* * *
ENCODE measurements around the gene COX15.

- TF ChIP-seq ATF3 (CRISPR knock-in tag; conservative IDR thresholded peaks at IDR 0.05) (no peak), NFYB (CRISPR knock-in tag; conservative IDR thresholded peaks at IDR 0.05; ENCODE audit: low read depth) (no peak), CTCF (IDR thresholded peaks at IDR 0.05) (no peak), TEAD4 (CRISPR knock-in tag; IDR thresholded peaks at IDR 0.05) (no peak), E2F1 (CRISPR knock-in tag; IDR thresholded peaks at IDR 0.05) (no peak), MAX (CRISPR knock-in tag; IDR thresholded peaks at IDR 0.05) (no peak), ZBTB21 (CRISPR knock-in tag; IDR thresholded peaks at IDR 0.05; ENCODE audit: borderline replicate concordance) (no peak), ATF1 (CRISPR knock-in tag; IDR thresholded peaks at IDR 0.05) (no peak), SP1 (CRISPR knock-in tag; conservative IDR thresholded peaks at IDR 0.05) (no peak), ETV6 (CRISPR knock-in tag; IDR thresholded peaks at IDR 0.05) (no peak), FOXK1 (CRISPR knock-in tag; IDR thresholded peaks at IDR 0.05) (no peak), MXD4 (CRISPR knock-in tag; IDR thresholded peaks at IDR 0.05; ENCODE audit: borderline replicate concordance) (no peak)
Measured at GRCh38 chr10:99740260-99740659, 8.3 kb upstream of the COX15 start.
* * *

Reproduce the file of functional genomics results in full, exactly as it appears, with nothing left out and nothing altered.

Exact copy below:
ENCODE measurements around the gene COX15.

- TF ChIP-seq ATF3 (CRISPR knock-in tag; conservative IDR thresholded peaks at IDR 0.05) (no peak), NFYB (CRISPR knock-in tag; conservative IDR thresholded peaks at IDR 0.05; ENCODE audit: low read depth) (no peak), CTCF (IDR thresholded peaks at IDR 0.05) (no peak), TEAD4 (CRISPR knock-in tag; IDR thresholded peaks at IDR 0.05) (no peak), E2F1 (CRISPR knock-in tag; IDR thresholded peaks at IDR 0.05) (no peak), MAX (CRISPR knock-in tag; IDR thresholded peaks at IDR 0.05) (no peak), ZBTB21 (CRISPR knock-in tag; IDR thresholded peaks at IDR 0.05; ENCODE audit: borderline replicate concordance) (no peak), ATF1 (CRISPR knock-in tag; IDR thresholded peaks at IDR 0.05) (no peak), SP1 (CRISPR knock-in tag; conservative IDR thresholded peaks at IDR 0.05) (no peak), ETV6 (CRISPR knock-in tag; IDR thresholded peaks at IDR 0.05) (no peak), FOXK1 (CRISPR knock-in tag; IDR thresholded peaks at IDR 0.05) (no peak), MXD4 (CRISPR knock-in tag; IDR thresholded peaks at IDR 0.05; ENCODE audit: borderline replicate concordance) (no peak)
Measured at GRCh38 chr10:99740260-99740659, 8.3 kb upstream of the COX15 start.